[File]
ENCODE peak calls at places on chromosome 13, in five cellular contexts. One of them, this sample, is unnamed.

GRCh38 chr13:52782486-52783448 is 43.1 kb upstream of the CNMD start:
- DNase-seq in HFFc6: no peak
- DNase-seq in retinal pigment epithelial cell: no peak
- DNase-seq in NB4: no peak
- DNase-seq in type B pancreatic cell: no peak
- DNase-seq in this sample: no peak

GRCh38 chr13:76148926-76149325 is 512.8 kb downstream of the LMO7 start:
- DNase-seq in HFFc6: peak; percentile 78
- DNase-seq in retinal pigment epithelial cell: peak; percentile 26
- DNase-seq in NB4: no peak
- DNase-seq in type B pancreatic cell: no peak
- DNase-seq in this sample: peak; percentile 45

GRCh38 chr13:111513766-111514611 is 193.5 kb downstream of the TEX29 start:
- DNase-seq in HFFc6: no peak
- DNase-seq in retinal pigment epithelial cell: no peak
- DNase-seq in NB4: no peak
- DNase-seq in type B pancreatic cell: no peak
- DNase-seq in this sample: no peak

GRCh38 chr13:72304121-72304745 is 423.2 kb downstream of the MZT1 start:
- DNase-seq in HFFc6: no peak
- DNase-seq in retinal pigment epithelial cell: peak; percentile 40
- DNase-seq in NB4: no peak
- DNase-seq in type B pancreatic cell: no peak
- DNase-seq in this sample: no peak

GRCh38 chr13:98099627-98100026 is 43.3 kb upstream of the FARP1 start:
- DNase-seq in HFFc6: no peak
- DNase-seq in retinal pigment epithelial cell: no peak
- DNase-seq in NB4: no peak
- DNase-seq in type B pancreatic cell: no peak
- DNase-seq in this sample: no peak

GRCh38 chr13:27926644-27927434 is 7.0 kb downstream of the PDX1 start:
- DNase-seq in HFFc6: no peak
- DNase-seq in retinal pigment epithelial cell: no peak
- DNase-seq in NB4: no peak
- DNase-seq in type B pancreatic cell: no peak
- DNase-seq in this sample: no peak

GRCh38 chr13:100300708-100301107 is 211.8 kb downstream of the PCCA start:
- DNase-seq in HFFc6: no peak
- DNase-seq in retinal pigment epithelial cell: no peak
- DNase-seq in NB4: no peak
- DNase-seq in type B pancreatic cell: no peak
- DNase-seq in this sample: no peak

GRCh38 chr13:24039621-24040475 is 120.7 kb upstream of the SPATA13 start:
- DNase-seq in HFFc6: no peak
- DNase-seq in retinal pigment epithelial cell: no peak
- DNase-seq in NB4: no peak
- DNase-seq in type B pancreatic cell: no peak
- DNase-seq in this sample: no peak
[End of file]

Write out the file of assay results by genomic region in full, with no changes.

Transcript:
ENCODE peak calls at places on chromosome 13, in five cellular contexts. One of them, this sample, is unnamed.

GRCh38 chr13:52782486-52783448 is 43.1 kb upstream of the CNMD start:
- DNase-seq in HFFc6: no peak
- DNase-seq in retinal pigment epithelial cell: no peak
- DNase-seq in NB4: no peak
- DNase-seq in type B pancreatic cell: no peak
- DNase-seq in this sample: no peak

GRCh38 chr13:76148926-76149325 is 512.8 kb downstream of the LMO7 start:
- DNase-seq in HFFc6: peak; percentile 78
- DNase-seq in retinal pigment epithelial cell: peak; percentile 26
- DNase-seq in NB4: no peak
- DNase-seq in type B pancreatic cell: no peak
- DNase-seq in this sample: peak; percentile 45

GRCh38 chr13:111513766-111514611 is 193.5 kb downstream of the TEX29 start:
- DNase-seq in HFFc6: no peak
- DNase-seq in retinal pigment epithelial cell: no peak
- DNase-seq in NB4: no peak
- DNase-seq in type B pancreatic cell: no peak
- DNase-seq in this sample: no peak

GRCh38 chr13:72304121-72304745 is 423.2 kb downstream of the MZT1 start:
- DNase-seq in HFFc6: no peak
- DNase-seq in retinal pigment epithelial cell: peak; percentile 40
- DNase-seq in NB4: no peak
- DNase-seq in type B pancreatic cell: no peak
- DNase-seq in this sample: no peak

GRCh38 chr13:98099627-98100026 is 43.3 kb upstream of the FARP1 start:
- DNase-seq in HFFc6: no peak
- DNase-seq in retinal pigment epithelial cell: no peak
- DNase-seq in NB4: no peak
- DNase-seq in type B pancreatic cell: no peak
- DNase-seq in this sample: no peak

GRCh38 chr13:27926644-27927434 is 7.0 kb downstream of the PDX1 start:
- DNase-seq in HFFc6: no peak
- DNase-seq in retinal pigment epithelial cell: no peak
- DNase-seq in NB4: no peak
- DNase-seq in type B pancreatic cell: no peak
- DNase-seq in this sample: no peak

GRCh38 chr13:100300708-100301107 is 211.8 kb downstream of the PCCA start:
- DNase-seq in HFFc6: no peak
- DNase-seq in retinal pigment epithelial cell: no peak
- DNase-seq in NB4: no peak
- DNase-seq in type B pancreatic cell: no peak
- DNase-seq in this sample: no peak

GRCh38 chr13:24039621-24040475 is 120.7 kb upstream of the SPATA13 start:
- DNase-seq in HFFc6: no peak
- DNase-seq in retinal pigment epithelial cell: no peak
- DNase-seq in NB4: no peak
- DNase-seq in type B pancreatic cell: no peak
- DNase-seq in this sample: no peak